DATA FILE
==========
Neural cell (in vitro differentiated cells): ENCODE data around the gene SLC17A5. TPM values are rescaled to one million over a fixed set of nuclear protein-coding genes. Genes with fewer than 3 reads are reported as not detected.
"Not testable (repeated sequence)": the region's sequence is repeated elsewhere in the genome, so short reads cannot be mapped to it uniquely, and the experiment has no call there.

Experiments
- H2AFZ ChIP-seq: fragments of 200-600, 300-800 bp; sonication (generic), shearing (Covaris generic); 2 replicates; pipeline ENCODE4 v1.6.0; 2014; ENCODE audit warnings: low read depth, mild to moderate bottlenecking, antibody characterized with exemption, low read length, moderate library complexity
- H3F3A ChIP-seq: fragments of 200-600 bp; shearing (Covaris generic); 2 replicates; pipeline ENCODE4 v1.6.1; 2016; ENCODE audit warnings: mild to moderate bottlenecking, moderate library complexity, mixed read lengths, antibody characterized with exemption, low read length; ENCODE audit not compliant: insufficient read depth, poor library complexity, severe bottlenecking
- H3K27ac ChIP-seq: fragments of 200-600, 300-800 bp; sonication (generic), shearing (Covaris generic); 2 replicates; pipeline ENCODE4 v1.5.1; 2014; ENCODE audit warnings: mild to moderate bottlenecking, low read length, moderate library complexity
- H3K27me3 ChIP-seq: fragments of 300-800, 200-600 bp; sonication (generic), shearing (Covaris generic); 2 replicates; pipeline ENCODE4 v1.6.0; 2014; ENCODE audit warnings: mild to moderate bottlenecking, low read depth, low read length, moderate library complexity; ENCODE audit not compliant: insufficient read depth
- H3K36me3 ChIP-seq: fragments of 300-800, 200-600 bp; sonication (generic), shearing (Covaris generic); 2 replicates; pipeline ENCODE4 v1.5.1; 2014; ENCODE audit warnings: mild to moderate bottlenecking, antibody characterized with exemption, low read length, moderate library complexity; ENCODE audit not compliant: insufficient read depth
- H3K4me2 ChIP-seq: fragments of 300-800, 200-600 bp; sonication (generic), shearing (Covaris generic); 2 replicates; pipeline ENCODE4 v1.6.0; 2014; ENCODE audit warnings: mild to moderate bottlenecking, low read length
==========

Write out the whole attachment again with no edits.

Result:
Neural cell (in vitro differentiated cells): ENCODE data around the gene SLC17A5. TPM values are rescaled to one million over a fixed set of nuclear protein-coding genes. Genes with fewer than 3 reads are reported as not detected.
"Not testable (repeated sequence)": the region's sequence is repeated elsewhere in the genome, so short reads cannot be mapped to it uniquely, and the experiment has no call there.

Experiments
- H2AFZ ChIP-seq: fragments of 200-600, 300-800 bp; sonication (generic), shearing (Covaris generic); 2 replicates; pipeline ENCODE4 v1.6.0; 2014; ENCODE audit warnings: low read depth, mild to moderate bottlenecking, antibody characterized with exemption, low read length, moderate library complexity
- H3F3A ChIP-seq: fragments of 200-600 bp; shearing (Covaris generic); 2 replicates; pipeline ENCODE4 v1.6.1; 2016; ENCODE audit warnings: mild to moderate bottlenecking, moderate library complexity, mixed read lengths, antibody characterized with exemption, low read length; ENCODE audit not compliant: insufficient read depth, poor library complexity, severe bottlenecking
- H3K27ac ChIP-seq: fragments of 200-600, 300-800 bp; sonication (generic), shearing (Covaris generic); 2 replicates; pipeline ENCODE4 v1.5.1; 2014; ENCODE audit warnings: mild to moderate bottlenecking, low read length, moderate library complexity
- H3K27me3 ChIP-seq: fragments of 300-800, 200-600 bp; sonication (generic), shearing (Covaris generic); 2 replicates; pipeline ENCODE4 v1.6.0; 2014; ENCODE audit warnings: mild to moderate bottlenecking, low read depth, low read length, moderate library complexity; ENCODE audit not compliant: insufficient read depth
- H3K36me3 ChIP-seq: fragments of 300-800, 200-600 bp; sonication (generic), shearing (Covaris generic); 2 replicates; pipeline ENCODE4 v1.5.1; 2014; ENCODE audit warnings: mild to moderate bottlenecking, antibody characterized with exemption, low read length, moderate library complexity; ENCODE audit not compliant: insufficient read depth
- H3K4me2 ChIP-seq: fragments of 300-800, 200-600 bp; sonication (generic), shearing (Covaris generic); 2 replicates; pipeline ENCODE4 v1.6.0; 2014; ENCODE audit warnings: mild to moderate bottlenecking, low read length